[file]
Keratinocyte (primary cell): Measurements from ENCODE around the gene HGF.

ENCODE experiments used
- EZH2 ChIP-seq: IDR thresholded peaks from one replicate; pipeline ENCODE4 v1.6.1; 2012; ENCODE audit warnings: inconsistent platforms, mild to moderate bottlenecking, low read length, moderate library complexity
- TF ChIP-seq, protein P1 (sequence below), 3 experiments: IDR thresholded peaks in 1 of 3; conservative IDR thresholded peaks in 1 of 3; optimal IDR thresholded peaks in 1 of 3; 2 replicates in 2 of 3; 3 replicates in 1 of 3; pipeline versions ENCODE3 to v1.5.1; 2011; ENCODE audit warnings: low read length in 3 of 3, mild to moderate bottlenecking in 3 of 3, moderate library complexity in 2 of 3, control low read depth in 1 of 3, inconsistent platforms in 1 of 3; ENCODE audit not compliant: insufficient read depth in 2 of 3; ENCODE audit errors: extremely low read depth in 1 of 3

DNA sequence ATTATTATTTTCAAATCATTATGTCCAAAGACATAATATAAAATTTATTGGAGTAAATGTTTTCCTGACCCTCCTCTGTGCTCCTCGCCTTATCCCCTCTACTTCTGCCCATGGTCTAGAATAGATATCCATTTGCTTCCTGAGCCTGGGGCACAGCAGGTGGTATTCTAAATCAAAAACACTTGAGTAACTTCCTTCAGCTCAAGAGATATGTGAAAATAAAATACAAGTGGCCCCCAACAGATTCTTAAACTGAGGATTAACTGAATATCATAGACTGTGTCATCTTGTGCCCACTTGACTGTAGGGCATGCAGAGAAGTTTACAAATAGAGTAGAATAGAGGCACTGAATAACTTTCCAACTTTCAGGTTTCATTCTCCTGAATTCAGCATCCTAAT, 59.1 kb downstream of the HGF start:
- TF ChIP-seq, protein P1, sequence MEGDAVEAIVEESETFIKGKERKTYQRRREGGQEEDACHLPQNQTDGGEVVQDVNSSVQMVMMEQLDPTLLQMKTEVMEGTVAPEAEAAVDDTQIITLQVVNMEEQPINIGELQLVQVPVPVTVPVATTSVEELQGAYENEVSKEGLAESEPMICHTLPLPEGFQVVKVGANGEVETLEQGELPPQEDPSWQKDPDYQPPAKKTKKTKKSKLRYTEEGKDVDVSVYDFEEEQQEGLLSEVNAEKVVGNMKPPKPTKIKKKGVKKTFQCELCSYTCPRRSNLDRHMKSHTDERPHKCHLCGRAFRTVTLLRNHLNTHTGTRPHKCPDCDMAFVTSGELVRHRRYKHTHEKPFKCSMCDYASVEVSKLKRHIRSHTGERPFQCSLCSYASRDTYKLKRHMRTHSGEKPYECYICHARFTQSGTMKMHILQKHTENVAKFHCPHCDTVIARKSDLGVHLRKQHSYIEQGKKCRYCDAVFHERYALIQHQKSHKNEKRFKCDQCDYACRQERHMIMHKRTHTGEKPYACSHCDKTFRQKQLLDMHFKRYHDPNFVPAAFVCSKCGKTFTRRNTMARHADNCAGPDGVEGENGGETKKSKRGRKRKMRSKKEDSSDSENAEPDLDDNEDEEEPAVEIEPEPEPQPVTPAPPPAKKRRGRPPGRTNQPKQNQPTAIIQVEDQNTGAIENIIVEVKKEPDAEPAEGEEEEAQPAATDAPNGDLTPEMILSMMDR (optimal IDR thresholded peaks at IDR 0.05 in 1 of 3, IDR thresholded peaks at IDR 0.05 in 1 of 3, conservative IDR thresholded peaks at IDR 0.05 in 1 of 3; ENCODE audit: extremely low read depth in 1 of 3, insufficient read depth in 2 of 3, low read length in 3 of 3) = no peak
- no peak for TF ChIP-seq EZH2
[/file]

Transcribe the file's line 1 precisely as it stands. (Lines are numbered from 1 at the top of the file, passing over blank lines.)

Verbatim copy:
Keratinocyte (primary cell): Measurements from ENCODE around the gene HGF.